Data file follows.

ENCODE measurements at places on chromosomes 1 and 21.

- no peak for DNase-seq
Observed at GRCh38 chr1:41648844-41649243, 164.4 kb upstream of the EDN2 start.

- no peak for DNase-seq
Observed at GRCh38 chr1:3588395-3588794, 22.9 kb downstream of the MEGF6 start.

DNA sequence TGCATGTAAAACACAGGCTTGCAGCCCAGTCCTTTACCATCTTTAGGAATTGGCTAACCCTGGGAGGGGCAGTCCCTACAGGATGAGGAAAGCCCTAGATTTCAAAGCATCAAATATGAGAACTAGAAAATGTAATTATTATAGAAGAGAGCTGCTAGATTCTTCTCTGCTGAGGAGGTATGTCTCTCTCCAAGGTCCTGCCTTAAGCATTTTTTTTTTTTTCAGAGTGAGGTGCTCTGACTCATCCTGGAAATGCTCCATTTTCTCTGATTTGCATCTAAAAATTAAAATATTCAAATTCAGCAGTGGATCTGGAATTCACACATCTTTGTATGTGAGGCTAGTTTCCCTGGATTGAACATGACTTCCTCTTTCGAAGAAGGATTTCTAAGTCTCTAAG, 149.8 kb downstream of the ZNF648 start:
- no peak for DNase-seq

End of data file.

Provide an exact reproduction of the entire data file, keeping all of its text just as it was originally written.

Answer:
ENCODE measurements at places on chromosomes 1 and 21.

- no peak for DNase-seq
Observed at GRCh38 chr1:41648844-41649243, 164.4 kb upstream of the EDN2 start.

- no peak for DNase-seq
Observed at GRCh38 chr1:3588395-3588794, 22.9 kb downstream of the MEGF6 start.

DNA sequence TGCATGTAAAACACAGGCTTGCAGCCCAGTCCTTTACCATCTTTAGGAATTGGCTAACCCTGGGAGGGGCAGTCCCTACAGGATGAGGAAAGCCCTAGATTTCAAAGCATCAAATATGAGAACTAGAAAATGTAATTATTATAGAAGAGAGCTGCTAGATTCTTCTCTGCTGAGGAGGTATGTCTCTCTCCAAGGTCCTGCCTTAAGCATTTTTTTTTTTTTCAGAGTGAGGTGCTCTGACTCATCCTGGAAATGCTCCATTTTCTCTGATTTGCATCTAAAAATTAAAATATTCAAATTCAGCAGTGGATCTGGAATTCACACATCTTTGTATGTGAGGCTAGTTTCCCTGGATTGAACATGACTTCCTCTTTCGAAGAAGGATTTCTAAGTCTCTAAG, 149.8 kb downstream of the ZNF648 start:
- no peak for DNase-seq